Nearly 3 in 10 Americans with Diabetes Don’t Know It

Almost 8 million Americans have diabetes but don’t know it, a new study shows.

That’s despite the fact that about two-thirds of those with undiagnosed diabetes have seen a doctor two or more times in the past year, according to the researchers.

The study also found that among those who were diagnosed with diabetes, only about one –quarter met three important goals for people with diabetes: managing blood sugar, blood pressure and cholesterol levels.

“Out of 28.4 million people with diabetes, more than a quarter don’t know [it],” said study author Dr. Mohammed Ali, an assistant professor of public health at Emory University School of Medicine in Atlanta.

“About 80% of those people are linked to a health care provider, and two-thirds are seeing them twice a year or more. So, through whatever means, they aren’t being identified with diabetes,” Ali explained.

Symptoms of type 2 diabetes, which may be subtle and come on slowly, include fatigue, blurred vision, slow-healing cuts and scrapes, and the need to urinate more often, according to Dr. Robert Ratner, chief scientific and medical officer for the ADA.

Despite greater awareness in recent years, diabetes remains a major cause of death and disability in the United States. It’s a leading cause of adult-onset blindness, kidney failure and limb amputations, according to the researchers.

This is a prime example of a failing heath care system – over 5 million undiagnosed diabetics are seen by a physician a least twice a year, but not properly diagnosed.

As a clinician, you are responsible for the total health of your patient, regardless of their chief complaint on entry. If a patient seeks my help for acute low back pain and they also happen to be an undiagnosed diabetic, I am responsible to diagnose, properly treat, and/or refer that patient for their diabetes.

Diabetes is an easy diagnosis. Occult cancers like breast, lung, and prostate are much more challenging. This is why a good history is so important. I recently had a new patient who was being treated for anemia with iron supplementation by her MD. She had a microcytic anemia, so iron probably would be effective. However, her history included breast cancer. As a clinician, you must assume this patient has metastatic carcinoma until you prove otherwise. You can not just treat the anemia and ignore the potentially fatal diagnosis. My new patient was referred to her oncologist for further evaluation and treatment.

Every patient in my office is evaluated for signs of metabolic syndrome, the precursor to diabetes and heart disease. The signs are central obesity (weight gain around the belly), high blood pressure, high serum lipids, low thyroid function, and insulin resistance. I see these signs all day long. Look around you or maybe look at yourself and you will see them too.

The fasting glucose only shows how well your body handles sugar without the stress of food for the past 8 hours. You are diabetic long before the fasting glucose is elevated on your lab test.

I recommend all my patients have laboratory testing each year as a preventative tool. Included in that panel of tests is a glycohemoglobin A1c. This test measures the percent of RBCs (red blood cells) that are saturated with glucose. That number should be below 5.7%. Please ask your physician to run an A1c. Don’t wait for your MD to diagnose you as a diabetic.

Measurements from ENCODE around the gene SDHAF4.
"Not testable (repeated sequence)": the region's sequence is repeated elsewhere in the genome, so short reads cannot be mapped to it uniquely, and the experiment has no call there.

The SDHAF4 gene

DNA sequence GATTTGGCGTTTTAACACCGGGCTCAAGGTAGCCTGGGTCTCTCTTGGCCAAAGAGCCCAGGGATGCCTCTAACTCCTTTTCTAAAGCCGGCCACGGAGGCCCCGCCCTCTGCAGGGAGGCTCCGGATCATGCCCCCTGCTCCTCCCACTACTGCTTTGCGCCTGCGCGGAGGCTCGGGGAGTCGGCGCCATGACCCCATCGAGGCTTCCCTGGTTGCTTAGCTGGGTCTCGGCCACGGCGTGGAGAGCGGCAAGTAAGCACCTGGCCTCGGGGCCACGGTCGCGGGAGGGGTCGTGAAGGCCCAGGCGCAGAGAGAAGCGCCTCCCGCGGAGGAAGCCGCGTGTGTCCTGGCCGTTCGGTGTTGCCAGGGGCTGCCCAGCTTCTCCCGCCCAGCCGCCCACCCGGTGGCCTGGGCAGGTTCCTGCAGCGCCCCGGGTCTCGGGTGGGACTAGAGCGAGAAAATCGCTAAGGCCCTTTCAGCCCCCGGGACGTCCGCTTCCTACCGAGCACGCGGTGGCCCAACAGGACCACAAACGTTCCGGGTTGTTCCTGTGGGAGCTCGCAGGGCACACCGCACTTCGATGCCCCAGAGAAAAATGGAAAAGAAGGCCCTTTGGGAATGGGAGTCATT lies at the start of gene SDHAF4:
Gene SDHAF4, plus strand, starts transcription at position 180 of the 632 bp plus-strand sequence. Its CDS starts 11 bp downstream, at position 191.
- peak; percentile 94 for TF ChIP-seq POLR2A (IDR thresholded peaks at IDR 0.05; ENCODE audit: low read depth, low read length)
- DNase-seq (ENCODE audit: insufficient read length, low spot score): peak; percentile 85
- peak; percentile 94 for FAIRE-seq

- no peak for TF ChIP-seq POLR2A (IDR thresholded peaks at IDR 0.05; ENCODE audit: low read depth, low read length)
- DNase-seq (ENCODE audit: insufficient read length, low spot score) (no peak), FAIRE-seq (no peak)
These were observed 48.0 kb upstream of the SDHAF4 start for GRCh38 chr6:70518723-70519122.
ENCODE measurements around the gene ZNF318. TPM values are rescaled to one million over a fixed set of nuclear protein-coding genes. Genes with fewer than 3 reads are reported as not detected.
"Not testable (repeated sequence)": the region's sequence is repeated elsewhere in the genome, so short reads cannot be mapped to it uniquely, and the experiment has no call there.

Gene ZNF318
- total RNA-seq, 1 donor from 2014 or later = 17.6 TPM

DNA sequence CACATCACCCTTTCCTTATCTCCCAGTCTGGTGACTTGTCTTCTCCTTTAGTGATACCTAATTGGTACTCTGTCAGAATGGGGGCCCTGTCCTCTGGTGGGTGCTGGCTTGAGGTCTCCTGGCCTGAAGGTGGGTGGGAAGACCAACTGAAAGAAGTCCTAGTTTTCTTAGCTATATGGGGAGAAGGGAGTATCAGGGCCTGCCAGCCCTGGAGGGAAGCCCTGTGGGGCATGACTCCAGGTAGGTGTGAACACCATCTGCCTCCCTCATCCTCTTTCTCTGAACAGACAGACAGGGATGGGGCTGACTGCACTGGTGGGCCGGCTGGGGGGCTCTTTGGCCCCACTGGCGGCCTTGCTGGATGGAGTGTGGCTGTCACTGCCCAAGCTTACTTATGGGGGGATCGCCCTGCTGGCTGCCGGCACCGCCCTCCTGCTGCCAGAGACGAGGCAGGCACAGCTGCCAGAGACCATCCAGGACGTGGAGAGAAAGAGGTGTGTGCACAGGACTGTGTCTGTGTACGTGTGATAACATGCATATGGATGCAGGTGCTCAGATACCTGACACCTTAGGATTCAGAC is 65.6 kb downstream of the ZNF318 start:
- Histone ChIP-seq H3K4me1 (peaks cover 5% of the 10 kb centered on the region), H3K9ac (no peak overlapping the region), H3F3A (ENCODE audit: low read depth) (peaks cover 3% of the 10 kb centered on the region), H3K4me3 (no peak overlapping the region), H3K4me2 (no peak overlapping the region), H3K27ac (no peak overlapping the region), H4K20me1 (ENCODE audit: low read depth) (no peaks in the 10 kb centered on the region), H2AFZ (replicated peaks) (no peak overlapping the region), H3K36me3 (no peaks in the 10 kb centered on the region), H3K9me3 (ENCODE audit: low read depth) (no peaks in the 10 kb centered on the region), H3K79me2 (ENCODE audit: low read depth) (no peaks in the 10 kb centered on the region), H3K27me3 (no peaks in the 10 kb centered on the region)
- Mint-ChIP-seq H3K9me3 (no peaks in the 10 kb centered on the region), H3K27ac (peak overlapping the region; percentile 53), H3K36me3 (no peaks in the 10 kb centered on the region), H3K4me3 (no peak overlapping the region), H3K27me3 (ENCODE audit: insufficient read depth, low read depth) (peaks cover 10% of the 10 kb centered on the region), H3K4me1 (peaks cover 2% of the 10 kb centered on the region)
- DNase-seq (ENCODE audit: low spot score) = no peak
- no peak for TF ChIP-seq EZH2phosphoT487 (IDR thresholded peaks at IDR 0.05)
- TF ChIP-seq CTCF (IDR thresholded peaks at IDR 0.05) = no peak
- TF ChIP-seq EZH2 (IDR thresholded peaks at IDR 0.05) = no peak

Source: National Institutes of Health -Tuesday, November 18, 2014

Friday, November 21, 2014

B Vitamins May Not Boost Memory or Thinking

Taking vitamin B12 or folic acid supplements may not reduce seniors’ risk of memory loss, according to a new study.

Past research hinted that taking vitamin B12 and folic acid might help protect memory and thinking skills, according to background information from the study. But follow-up trials have yielded less convincing findings.

The current study included nearly 3,000 people with an average age of 74. Half took a tablet daily with 500mcg of vitamin B12 and 400mcg of folic acid daily for two years. The rest took a placebo. All participants had high levels of homocysteine, which has been linked to memory loss and Alzheimer’s disease.

Memory and thinking skills tests were given at the start and end of the study. Results of the study were published in the November 12 issue of Neurology.

“Since homocysteine levels can be lowered with folic acid and vitamin B12 supplements, the hope has been that taking these vitamins could also reduce the risk of memory loss and Alzheimer’s disease,” Rosalie Dhonukshe-Rutten, of Wageningen University in the Netherlands, said in a journal news release.

Dhonukshe-Rutten and her colleagues found that people taking the vitamin B12-folic acid supplements had larger decreases in homocysteine levels than those taking the placebo. Despite the decrease, there was no difference between the two groups on the thinking and memory tests.

Wednesday, November 19, 2014

SmartRide 11

Last Friday morning at sunrise, my wife and I joined over 400 cyclists on a journey from Miami to Key West. This is the fifth year we have made the 165 mile trek and by far it was the hardest.

SmartRide is a charity event that raises money for those suffering with HIV/Aids. This year we raised 1.1 million dollars and that will be distributed to seven organizations, all in Florida. One hundred percent of the money raised goes to the charities. In fact, as a rider, I will decide where 50% of the money I raised goes.
It is a great event and the need is even greater. However, for the purpose of this blog, I would like to focus on the health aspects of the ride.

Typically, we train for 3-4 months prior to the ride. That involves a long ride each weekend and a couple of spinning classes during the week. We start with a 26 mile ride as a base and build from there. By the time the ride is over, we’ve ridden over 1500 miles in preparation for the event.

This past year, I tried to ride offseason as well and was able to log an additional 1000 miles on the bike. Our base began with a 40 mile ride, rather than 26, and we fared better than most riders during the event.

For the past four years, the ride was difficult for the first 50 miles as we work our way south and east to Key Largo against a strong head wind. However, once we made the turn west on Card Sound Road, that head wind became a tail wind and carried us all the way to Key West.

Monday, November 17, 2014

Can Video Game Play Help Young Minds Learn?